By Alexander Opicho
I enjoyed reading Tee Ngugi’s article published in the Saturday Nation of 11th November 2016. The author fiercely condemned African scholars in the generation of Wole Soyinka for having misled the continent of Africa through their irrelevant works of literature. Ngugi was reacting to Wolexit, a public declaration by Wole Soyinka that he would destroy his green card and exit or move out of America if Donald Trump won the presidential election. The writer looked at this as a shitty, thoughtless act that does not help Africa by way of intellectual leadership.
Ngugi was partially right: Wolexit was supposed to have been perfected ten or even twenty years ago. But he was also mistaken; scholars in the Soyinka generation did not mislead Africa. Instead, the literary movement of Soyinka and his peers inspired Africa into the right intellectual and cultural direction.
Ngugi used Okot P’ Bitek’s Song of Lawino as an example of books that misled Africa by only perpetrating out-dated and archaic cultures. It was a point he did not exhaust but still, he would have not got it right had he dealt thoroughly with it.
The fact is that one would be hard pressed to find an African writer from the Soyinka generation that can be pointed out as a literary sham or a conceited intellectual misleading the continent and its residents. Tee’s example of Song of Lawino was just a literary subtlety. The mind and style of writing in the Song of Lawino was expected of any conscious writer from a post-colonial world.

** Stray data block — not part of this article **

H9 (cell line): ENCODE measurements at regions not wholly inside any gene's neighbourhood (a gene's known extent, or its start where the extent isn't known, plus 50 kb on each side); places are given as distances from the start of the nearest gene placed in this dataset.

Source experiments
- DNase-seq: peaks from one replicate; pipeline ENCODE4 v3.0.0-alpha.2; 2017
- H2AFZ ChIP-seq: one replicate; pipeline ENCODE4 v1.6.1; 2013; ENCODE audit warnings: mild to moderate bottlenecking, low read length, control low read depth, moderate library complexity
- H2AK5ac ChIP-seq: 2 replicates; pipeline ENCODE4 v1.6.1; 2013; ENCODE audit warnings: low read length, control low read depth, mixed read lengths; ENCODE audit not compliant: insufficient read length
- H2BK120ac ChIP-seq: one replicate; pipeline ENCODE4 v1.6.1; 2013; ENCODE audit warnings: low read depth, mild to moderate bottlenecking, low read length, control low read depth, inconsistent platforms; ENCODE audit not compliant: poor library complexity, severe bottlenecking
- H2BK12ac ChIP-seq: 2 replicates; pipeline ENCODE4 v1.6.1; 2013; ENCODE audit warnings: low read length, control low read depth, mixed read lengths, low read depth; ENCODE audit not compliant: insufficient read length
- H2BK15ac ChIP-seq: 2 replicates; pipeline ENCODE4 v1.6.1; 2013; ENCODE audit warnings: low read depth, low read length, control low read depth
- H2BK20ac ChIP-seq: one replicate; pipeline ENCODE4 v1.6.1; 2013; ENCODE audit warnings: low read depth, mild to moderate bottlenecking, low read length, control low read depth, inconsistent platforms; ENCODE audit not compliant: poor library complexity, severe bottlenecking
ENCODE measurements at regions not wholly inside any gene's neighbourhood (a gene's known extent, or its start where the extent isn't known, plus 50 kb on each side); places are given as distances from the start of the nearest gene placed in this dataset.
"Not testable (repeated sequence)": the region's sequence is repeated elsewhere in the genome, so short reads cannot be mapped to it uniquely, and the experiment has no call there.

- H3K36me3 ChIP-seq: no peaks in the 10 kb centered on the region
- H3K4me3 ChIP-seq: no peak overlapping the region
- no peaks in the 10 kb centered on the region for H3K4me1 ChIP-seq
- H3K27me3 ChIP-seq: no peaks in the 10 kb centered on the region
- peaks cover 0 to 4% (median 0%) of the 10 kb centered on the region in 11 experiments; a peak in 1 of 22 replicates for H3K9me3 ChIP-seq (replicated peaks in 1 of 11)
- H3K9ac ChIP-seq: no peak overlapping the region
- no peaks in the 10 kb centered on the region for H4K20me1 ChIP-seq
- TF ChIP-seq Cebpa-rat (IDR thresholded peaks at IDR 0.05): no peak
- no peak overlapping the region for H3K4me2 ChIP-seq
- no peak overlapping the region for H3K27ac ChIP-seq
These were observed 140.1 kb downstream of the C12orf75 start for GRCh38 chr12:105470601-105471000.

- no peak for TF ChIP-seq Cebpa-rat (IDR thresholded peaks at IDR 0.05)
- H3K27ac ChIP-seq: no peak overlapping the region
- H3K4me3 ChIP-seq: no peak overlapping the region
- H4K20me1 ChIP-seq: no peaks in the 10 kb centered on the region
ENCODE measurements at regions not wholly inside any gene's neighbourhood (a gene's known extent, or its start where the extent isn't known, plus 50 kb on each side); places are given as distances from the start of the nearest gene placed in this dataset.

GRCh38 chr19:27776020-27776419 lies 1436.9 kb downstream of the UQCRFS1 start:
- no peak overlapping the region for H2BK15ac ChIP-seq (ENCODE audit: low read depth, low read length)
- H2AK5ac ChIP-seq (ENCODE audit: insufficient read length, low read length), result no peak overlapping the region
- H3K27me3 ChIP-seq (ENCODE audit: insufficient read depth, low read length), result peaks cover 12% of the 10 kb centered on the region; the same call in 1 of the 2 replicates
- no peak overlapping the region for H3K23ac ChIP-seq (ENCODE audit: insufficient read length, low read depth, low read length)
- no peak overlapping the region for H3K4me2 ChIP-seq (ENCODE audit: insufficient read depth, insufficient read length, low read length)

P’ Bitek wrote more other formidable books apart such as Song of Malaya to decry the cult of political assassination in Africa – this was his literary reaction to the death of Tom Mboya. He also criticised dictatorship and political buffoonery like that in the example of Id Amin Dada in the Song of a soldier. P’ Bitek attacked crude African cultures like the oppressive dowry system among the Acholi in his White Teeth, and cautioned and questioned the relevance of imperial religions like Islam and Christianity to Africa in his collection of essays under the title Artist the Ruler, which also shares philosophical and intellectual themes with his other work of essays under the title African Cultural Revolution.
In all of these works, I have not seen an instance where P’Bitek attempts to mislead Africa other than his palpable tireless efforts towards sensitisation of an African reader to self-esteem, cultural dignity, and intellectual well as ideological decolonisation.
I also encourage Ngugi to read two of Achebe’s books – Troubles with Nigeria and The Education of a British Protected Child. Why these two in particular? Because they are written by a contemporary of Soyinka – Soyinka and Achebe are members of the generation Tee condemns as dis-educators of Africa. Besides, they are the simplest works by Achebe – anyone can understand them.